A Chichester district councillor has not been employed as part of his service at the authority, his colleagues have ruled.
Andrew Shaxson, who lives in Buryfield Cottage off Sheepwash near Elsted, retired from farming in 1995.
There is a condition attached to the property which limits occupation of the dwelling to a person who is either employed, has ceased to be employed or last employed in agriculture.
Mr Shaxson, who has represented Harting at Chichester District since 1999, submitted an application to ‘regularise the situation’.
He argued that his role as councillor constitutes the ‘definition of employment’ and since he has been in breach of the agricultural occupancy condition for more than a decade the council should grant him a lawful development certificate.
This would mean the condition could no longer be enforced.
However council officers argued on the balance of probabilities and evidence submitted that his service as a councillor did not represent employment.
Therefore they argued his last employment was in agriculture and complied with the current restrictions and was not in breach of the condition.
The council’s planning committee sided with officers and refused the application on Wednesday (April 24) by seven votes to zero, with six abstentions.
Afterwards Mr Shaxson said he was not disappointed by the decision, which does not mean he has to leave his home. He will now consider whether to appeal.
His written statement to the council said: “Having given up active farming in 1995 I have since 1999 spent many hours a week on most days of the year ‘being involved’ in many aspects of council work, on behalf of my electorate, CDC and other areas of local government. This constitutes the definition of employment, noting the wording of the condition.”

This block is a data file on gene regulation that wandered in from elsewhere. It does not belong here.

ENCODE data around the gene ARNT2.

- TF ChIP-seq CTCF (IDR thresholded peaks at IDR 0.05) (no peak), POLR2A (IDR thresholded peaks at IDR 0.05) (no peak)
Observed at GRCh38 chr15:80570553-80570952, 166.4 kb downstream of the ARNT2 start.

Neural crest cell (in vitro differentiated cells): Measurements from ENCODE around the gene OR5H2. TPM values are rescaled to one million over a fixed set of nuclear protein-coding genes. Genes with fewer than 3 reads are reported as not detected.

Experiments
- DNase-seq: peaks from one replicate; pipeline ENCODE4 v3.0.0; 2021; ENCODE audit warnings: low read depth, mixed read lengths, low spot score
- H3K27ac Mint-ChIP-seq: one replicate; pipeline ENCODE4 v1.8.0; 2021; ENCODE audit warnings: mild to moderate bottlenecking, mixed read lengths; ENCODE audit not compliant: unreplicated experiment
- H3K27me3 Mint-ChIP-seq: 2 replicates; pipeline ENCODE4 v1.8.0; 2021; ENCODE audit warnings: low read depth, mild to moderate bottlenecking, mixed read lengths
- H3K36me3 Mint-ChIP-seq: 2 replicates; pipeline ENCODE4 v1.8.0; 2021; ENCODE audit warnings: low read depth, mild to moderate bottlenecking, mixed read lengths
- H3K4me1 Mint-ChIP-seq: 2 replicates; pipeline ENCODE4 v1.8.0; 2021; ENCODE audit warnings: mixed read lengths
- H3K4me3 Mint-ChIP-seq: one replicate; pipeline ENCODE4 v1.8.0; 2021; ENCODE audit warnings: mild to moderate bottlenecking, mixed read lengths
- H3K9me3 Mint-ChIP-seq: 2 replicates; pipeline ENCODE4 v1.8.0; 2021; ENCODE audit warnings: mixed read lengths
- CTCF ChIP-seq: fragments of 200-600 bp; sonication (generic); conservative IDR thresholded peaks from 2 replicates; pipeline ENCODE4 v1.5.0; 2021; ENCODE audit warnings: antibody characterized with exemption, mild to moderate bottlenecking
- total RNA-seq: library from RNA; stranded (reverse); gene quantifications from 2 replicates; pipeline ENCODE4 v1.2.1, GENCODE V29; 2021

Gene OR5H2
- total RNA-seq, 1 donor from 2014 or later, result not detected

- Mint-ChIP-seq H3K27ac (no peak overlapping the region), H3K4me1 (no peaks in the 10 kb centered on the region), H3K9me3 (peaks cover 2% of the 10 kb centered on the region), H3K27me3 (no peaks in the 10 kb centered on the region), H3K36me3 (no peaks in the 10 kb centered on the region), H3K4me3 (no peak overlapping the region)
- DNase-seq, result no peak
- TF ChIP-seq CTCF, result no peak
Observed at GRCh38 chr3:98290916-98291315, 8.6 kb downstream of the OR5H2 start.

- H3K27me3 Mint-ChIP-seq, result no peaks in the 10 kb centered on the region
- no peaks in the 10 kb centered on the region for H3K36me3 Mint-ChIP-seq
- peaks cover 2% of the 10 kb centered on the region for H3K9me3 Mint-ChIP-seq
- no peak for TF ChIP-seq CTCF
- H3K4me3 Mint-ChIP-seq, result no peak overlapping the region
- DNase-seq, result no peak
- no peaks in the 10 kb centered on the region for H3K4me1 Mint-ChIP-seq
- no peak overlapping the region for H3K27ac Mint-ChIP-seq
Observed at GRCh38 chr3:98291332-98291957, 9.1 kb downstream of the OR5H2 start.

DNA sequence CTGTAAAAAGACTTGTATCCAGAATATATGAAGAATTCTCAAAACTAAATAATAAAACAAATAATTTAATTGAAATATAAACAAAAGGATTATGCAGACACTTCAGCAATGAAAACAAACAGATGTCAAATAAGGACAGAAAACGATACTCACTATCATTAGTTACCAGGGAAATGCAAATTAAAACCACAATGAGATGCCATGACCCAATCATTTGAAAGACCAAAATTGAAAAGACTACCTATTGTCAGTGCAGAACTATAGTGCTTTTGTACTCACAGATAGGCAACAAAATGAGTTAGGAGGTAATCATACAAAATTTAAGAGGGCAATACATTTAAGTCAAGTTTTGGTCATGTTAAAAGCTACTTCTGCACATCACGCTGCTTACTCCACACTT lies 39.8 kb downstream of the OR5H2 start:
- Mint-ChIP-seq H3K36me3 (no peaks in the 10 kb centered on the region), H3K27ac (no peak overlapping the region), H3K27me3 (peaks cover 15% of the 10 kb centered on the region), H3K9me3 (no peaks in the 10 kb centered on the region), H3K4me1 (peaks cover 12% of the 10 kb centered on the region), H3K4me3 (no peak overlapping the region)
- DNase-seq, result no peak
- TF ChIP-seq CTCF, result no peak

Bob Hayes (Con, Southbourne), chair of the committee, described how when he joined the council it was made ‘abundantly clear to me that we are not paid employees are in fact doing this for the love of it’.
Carol Purnell (Con, Selsey North) added: “My understanding when I first became a councillor is that we are not employed at all. What we get paid is an allowance not a salary.”
Gordon McAra (Ind, Midhurst) was the only member to signal any support for the application. He said: “In Elsted we have already allowed a number of change of use applications from agricultural tenancies to normal residential accommodation in the last two to three years. It’s not unusual in an area like this where buildings tied to farming or agriculture have made the transition to residential.”
But officers said the planning merits of lifting the condition were not relevant to the discussion.
Several councillors expressed disquiet at allowing the application, which would be accepting that councillors were employed in their roles.
Simon Oakley (Con, Tangmere) said: “I think to make a decision that says that councillors are employed could have significant ramifications.”